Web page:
Replica Set Elections

Replica sets use elections to determine which set member will become primary. Elections occur after initiating a replica set, and also any time the primary becomes unavailable. The primary is the only member in the set that can accept write operations. If a primary becomes unavailable, elections allow the set to recover normal operations without manual intervention. Elections are part of the failover process.

In the following three-member replica set, the primary is unavailable. One of the remaining secondaries holds an election to elect itself as a new primary.

Diagram of an election of a new primary. In a three member replica set with two secondaries, the primary becomes unreachable. The loss of a primary triggers an election where one of the secondaries becomes the new primary

Elections are essential for independent operation of a replica set; however, elections take time to complete. While an election is in process, the replica set has no primary and cannot accept writes and all remaining members become read-only. MongoDB avoids elections unless necessary.

If a majority of the replica set is inaccessible or unavailable to the current primary, the primary will step down and become a secondary. The replica set cannot accept writes after this occurs, but remaining members can continue to serve read queries if such queries are configured to run on secondaries.

Factors and Conditions that Affect Elections

Replication Election Protocol

New in version 3.2: MongoDB introduces a version 1 of the replication protocol (protocolVersion: 1) to reduce replica set failover time and accelerates the detection of multiple simultaneous primaries. New replica sets will, by default, use protocolVersion: 1. Previous versions of MongoDB use version 0 of the protocol.


Replica set members send heartbeats (pings) to each other every two seconds. If a heartbeat does not return within 10 seconds, the other members mark the delinquent member as inaccessible.

Member Priority

After a replica set has a stable primary, the election algorithm will make a “best-effort” attempt to have the secondary with the highest priority available call an election. Higher priority secondaries call elections relatively sooner than lower priority secondaries; however, a lower priority node can still be elected as primary for brief periods of time, even if a higher priority secondary is available. Replica set members will continue to call elections until the highest priority available member becomes primary.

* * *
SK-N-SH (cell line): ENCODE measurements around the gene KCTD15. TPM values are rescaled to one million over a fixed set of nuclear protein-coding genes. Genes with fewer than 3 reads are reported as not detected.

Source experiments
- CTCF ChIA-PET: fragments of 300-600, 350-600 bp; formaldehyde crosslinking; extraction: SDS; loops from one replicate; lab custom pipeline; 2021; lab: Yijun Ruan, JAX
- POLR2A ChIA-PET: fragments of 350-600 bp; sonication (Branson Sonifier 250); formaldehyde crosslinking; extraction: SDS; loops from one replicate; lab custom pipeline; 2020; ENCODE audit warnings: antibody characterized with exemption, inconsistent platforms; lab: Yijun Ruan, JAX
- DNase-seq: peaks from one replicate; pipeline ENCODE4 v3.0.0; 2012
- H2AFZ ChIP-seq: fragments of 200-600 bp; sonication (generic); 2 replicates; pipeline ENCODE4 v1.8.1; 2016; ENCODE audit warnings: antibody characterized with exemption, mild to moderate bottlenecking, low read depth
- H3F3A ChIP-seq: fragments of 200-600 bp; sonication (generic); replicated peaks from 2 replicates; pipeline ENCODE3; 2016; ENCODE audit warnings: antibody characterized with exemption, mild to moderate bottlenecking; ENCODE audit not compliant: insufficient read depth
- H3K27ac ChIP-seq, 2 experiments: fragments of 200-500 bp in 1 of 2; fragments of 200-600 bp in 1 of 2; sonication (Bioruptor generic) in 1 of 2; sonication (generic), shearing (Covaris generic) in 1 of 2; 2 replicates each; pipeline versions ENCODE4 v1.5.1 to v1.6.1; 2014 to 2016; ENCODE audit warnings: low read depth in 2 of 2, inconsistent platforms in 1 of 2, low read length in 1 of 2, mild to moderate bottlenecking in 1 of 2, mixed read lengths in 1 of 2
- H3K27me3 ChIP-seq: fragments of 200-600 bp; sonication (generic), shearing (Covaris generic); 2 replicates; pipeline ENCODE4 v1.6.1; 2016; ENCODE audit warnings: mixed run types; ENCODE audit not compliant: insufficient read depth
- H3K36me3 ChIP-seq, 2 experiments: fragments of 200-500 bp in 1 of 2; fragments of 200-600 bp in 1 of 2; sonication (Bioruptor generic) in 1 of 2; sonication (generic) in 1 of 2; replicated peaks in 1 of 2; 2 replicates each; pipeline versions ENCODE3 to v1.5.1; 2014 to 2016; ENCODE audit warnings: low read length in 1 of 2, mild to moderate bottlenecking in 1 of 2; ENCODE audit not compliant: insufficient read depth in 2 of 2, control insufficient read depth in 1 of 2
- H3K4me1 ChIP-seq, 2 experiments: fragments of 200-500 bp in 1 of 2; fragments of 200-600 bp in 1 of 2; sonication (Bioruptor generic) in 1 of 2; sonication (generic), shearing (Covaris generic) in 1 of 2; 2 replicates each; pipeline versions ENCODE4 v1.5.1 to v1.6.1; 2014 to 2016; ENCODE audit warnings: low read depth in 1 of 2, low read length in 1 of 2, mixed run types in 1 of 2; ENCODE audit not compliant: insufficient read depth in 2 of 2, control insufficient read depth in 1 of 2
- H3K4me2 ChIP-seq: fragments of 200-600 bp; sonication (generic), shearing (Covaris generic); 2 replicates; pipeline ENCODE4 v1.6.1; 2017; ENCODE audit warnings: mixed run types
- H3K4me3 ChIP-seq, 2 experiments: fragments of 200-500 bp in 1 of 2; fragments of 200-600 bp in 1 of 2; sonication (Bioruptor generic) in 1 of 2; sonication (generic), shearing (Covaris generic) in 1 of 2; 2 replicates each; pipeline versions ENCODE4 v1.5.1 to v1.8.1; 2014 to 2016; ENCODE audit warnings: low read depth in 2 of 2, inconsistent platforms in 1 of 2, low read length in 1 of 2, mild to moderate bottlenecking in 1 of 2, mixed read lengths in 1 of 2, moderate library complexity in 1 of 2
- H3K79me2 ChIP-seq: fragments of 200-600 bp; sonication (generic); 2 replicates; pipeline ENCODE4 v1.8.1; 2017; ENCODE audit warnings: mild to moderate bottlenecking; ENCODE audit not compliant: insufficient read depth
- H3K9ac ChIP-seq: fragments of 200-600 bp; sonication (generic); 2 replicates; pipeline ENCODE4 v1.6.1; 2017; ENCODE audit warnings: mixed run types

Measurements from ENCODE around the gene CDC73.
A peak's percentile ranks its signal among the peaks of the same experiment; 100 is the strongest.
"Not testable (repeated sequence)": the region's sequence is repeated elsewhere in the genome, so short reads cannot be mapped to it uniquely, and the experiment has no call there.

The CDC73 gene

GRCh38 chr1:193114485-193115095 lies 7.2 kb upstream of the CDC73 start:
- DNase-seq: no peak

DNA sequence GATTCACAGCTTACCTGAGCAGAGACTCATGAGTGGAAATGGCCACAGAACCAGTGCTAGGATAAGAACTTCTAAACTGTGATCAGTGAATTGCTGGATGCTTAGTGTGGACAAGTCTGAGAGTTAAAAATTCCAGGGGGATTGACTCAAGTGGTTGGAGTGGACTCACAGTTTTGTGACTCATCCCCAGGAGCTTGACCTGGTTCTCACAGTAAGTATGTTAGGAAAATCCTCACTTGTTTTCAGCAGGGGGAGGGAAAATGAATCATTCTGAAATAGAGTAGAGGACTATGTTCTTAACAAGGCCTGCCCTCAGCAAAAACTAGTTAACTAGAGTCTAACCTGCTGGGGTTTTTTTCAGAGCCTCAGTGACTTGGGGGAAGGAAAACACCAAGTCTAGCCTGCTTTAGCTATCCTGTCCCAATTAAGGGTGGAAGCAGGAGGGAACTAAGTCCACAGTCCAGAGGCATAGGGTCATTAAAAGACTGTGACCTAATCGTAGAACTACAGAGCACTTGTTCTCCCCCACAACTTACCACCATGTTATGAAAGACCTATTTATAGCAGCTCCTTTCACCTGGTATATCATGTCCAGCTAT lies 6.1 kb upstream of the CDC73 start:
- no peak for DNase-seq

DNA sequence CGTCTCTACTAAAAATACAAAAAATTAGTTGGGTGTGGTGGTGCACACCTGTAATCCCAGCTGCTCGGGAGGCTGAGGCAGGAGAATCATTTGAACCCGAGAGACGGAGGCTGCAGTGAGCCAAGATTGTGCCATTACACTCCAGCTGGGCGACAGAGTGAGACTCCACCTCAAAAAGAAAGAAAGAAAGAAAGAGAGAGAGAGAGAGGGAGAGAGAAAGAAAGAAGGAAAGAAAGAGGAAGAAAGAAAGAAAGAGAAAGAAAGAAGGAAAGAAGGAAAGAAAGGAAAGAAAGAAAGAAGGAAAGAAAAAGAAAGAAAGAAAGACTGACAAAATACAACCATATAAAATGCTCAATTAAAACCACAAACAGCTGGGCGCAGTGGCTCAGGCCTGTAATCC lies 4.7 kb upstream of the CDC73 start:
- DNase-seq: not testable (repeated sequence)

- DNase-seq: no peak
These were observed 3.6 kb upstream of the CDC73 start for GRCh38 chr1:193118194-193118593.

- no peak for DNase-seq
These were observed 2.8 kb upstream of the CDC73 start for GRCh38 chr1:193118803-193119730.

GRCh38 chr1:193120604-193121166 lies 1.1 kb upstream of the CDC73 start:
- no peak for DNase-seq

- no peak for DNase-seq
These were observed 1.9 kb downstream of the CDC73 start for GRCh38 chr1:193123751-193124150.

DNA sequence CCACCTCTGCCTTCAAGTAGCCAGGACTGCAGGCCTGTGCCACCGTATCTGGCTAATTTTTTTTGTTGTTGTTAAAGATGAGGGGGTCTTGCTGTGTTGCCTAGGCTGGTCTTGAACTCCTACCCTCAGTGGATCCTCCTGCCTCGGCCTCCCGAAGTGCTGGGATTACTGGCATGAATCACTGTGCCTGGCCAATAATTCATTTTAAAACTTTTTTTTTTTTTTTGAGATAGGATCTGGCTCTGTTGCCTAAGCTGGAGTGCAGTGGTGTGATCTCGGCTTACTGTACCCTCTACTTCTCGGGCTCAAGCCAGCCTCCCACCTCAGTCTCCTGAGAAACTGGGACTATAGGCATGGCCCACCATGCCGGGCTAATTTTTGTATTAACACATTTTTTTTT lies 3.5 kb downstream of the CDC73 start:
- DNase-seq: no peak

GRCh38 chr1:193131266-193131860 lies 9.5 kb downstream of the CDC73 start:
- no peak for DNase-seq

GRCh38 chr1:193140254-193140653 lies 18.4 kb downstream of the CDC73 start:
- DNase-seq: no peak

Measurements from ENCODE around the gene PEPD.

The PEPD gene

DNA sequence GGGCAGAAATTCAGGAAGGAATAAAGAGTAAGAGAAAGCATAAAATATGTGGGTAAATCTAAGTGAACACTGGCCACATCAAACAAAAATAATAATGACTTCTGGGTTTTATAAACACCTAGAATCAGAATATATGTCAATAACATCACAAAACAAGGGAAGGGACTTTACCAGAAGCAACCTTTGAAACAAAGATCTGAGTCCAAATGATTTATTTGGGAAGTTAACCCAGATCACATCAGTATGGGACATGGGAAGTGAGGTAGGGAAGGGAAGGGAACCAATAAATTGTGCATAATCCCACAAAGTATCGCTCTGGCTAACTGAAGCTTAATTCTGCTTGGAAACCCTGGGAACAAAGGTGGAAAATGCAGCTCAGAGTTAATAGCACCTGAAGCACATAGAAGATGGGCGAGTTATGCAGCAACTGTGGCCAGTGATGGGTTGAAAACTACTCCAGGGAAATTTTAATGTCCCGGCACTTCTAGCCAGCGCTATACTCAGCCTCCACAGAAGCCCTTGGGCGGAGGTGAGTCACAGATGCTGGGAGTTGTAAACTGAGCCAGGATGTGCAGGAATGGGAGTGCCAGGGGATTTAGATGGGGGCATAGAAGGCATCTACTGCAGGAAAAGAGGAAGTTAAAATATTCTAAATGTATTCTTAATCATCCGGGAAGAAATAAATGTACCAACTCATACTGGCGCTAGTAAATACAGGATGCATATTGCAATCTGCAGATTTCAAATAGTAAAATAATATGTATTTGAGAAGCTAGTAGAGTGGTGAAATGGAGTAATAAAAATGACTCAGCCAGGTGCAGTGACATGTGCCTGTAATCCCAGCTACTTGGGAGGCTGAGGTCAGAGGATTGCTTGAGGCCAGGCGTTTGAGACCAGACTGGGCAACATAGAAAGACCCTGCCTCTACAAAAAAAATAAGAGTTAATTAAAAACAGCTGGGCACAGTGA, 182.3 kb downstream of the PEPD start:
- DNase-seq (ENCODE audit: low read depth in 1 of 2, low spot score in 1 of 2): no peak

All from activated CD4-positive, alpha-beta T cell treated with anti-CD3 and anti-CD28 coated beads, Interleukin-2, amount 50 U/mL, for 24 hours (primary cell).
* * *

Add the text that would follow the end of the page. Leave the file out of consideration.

Members with a priority value of 0 cannot become primary and do not seek election. For details, see Priority 0 Replica Set Members.

Network Partitions

Network partitions affect the formation of a majority for an election. If a primary steps down and neither portion of the replica set has a majority the set will not elect a new primary. The replica set becomes read-only.

To avoid this situation, place a majority of instances in one data center and a minority of instances in any other data centers combined.

Non-Voting Members

Although non-voting members do not vote in elections, these members hold copies of the replica set’s data and can accept read operations from client applications.

Because a replica set can have up to 50 members, but only 7 voting members, non-voting members allow a replica set to have more than seven members.

For instance, the following nine-member replica set has seven voting members and two non-voting members.

Diagram of a 9 member replica set with the maximum of 7 voting members.

A non-voting member has a members[n].votes setting equal to 0 in its member configuration:

  "_id" : <num>
  "host" : <hostname:port>,
  "votes" : 0


Do not alter the number of votes to control which members will become primary. Instead, modify the members[n].priority option. Only alter the number of votes in exceptional cases. For example, to permit more than seven members.

To configure a non-voting member, see Configure Non-Voting Replica Set Member.

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